MEDIA, Pa. — Transitioning 1,300 college students from in-person classes to remote learning with only a few days’ notice is no easy feat, but in response to the coronavirus outbreak, Penn State Brandywine was able to make the switch with minimal impact on students’ coursework.
Penn State decided during spring break that all of its campuses would move to remote learning for a three-week period beginning March 16. The University later extended remote learning through the end of the spring semester, as did many other colleges.
Classes are being presented synchronously, meaning faculty remotely engage with students during their regularly scheduled class times, which provides for maximum structure and engagement. Online video conferencing programs allow faculty and students to see, speak and share presentations with each other in real time.
"In all of my classes, I emphasize that we are a community of learners. We are here to work together and support each other as we address the overarching course goals and objectives."
— Professor of Earth Science Laura Guertin
“Decisions have been made with the health, safety and well-being of our campus community as our top priority,” said Brandywine Chancellor Marilyn J. Wells. “I’ve been so impressed by how the campus has responded. Our students and faculty have been patient, understanding and flexible. Many have told me remote learning is going better than they expected.”
Professor of Earth Science Laura Guertin, now teaching from her dining-room-turned-home-office, said she’s never before faced the challenge of switching to remote learning so quickly.
“Fortunately, Penn State provides faculty and students access to an incredible array of software and technology training for teaching and learning,” she said.
“In all of my classes, I emphasize that we are a community of learners,” Guertin said. “We are here to work together and support each other as we address the overarching course goals and objectives. We are now continuing to see each other as a community in a virtual environment. It is so amazing to see the students come together and we are moving forward with our course topics.”
In a way, Guertin is teaching outside her home as well. The Media resident has adorned her front door with “fun science facts” — currently focused on earthquake information — that passersby in her walkable neighborhood can stop and enjoy.
Victor Ficarra, a junior business major, said students and faculty are adjusting to the changed class format.
“My professors have been very responsive to email, have acclimated well to presenting on Zoom and are modifying assignments as needed to fit the new learning environment,” he said. “While socially I have definitely had some difficulty with the transition, I am just happy that Brandywine has made the academic aspect of social distancing as stress-free as possible.”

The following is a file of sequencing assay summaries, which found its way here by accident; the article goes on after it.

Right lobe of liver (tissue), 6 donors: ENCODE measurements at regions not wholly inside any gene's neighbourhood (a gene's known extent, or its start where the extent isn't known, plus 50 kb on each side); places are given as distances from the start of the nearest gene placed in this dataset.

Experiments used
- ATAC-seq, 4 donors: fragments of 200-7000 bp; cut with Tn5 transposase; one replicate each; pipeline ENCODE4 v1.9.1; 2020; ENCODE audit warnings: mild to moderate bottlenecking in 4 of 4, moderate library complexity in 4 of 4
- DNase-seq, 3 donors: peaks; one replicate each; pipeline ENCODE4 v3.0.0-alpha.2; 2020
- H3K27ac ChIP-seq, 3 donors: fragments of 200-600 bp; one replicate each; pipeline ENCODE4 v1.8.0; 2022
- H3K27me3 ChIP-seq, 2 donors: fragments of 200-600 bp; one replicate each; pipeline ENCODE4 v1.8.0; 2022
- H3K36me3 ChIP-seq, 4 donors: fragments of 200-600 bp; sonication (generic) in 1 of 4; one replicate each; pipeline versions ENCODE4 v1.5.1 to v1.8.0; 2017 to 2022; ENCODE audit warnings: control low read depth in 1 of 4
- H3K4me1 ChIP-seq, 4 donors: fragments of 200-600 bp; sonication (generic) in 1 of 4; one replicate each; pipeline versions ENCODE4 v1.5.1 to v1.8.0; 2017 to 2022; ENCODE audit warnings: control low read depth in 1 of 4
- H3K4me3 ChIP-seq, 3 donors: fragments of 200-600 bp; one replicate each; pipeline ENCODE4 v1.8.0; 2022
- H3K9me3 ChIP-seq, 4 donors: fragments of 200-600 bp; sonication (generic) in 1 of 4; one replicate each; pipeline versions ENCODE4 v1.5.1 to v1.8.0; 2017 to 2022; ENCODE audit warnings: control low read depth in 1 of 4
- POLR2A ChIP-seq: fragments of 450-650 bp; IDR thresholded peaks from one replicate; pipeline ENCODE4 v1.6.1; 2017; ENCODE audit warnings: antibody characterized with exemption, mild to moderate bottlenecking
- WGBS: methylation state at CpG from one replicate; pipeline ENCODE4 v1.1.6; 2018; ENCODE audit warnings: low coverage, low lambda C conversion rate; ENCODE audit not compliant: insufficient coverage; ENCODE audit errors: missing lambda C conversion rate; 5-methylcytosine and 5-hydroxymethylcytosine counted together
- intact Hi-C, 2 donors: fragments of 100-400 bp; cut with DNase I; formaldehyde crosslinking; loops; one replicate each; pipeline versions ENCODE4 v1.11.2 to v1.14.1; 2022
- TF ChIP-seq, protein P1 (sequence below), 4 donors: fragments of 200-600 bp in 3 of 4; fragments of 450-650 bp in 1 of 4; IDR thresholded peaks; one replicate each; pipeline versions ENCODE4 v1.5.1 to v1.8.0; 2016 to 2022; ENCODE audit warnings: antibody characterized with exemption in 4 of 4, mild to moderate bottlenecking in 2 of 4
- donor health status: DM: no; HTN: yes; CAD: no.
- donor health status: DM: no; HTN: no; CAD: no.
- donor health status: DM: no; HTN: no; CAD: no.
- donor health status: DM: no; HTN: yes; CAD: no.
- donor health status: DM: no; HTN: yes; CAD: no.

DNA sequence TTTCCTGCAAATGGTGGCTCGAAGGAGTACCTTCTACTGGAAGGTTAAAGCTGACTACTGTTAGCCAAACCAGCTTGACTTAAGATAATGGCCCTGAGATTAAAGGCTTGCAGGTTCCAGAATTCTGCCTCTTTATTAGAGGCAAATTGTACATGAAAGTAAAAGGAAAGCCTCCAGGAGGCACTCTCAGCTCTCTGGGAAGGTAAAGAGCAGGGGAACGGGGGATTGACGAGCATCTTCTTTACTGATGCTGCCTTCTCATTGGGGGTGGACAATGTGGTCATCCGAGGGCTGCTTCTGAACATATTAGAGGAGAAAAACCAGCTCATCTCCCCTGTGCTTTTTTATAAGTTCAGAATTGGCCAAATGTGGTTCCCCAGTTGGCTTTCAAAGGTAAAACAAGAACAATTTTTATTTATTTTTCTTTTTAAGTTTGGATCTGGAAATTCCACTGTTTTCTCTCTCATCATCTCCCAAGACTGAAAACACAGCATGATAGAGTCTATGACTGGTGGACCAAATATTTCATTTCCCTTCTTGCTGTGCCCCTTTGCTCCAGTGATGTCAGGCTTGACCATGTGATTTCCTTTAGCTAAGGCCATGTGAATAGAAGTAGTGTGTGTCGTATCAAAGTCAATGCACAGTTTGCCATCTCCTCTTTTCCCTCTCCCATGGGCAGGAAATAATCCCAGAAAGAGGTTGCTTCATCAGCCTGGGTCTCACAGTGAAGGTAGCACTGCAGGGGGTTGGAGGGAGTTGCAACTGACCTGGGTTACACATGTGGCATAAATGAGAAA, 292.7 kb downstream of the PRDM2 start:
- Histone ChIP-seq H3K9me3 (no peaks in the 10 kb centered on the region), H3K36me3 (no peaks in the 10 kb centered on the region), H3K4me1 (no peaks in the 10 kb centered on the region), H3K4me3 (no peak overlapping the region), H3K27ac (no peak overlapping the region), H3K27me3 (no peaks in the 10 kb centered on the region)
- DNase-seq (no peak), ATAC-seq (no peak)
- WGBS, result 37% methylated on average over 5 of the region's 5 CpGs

Ficarra added that student clubs and groups of friends are also using video conferencing to stay connected with each other.
Senior communications major Diana Dopheide is adapting as well.
“It’s definitely been a challenge adjusting to the remote learning, but I feel I have the full support of my professors,” she said. “They really are doing their best to ensure that we continue to succeed.”
Karen Theveny, lecturer in communications, said remote learning has given her a chance to learn about her students in a more personal way.
“I’ve seen parents come in with Penn State updates for their students, younger siblings bursting into the room and pets making their appearances on desks and blocking the screen,” Theveny said. “We’ve had fun as a class with this and it has helped make the experience less intimidating. It's an unexpected perk of the online experience.”
Staff and faculty working remotely continue to provide support to students in areas such as academic advising, tutoring, counseling, library resources and career services. Prospective students are able to take a virtual tour of the campus.
“I’ve seen parents come in with Penn State updates for their students, younger siblings bursting into the room and pets making their appearances on desks and blocking the screen. We’ve had fun as a class with this and it has helped make the experience less intimidating."
— Karen Theveny, lecturer in communications
Wells, who has served as Brandywine’s chancellor since mid-January, said she has a deep appreciation for how students, faculty and staff have worked together to make the best of a difficult situation.
“I’ve seen an extraordinary level of commitment and resilience as well as creativity. We are delivering on our mission and supporting our students,” she said. “I am fortunate to be part of this very caring community.”
'We Are' stories
The “We Are” spirit is perhaps more important than ever before, and Penn Staters everywhere are coming together in new and amazing ways. During these challenging times, our community is continuing to realize Penn State’s commitment to excellence through acts of collaboration, thoughtfulness and kindness. As President Eric Barron has written on Digging Deeper, this truly is a “We Are” moment — and we want to hear your “We Are” stories.
Visit news.psu.edu/WeAre to share how you or other Penn Staters are supporting each other to overcome the collective challenges presented by the novel coronavirus. We are!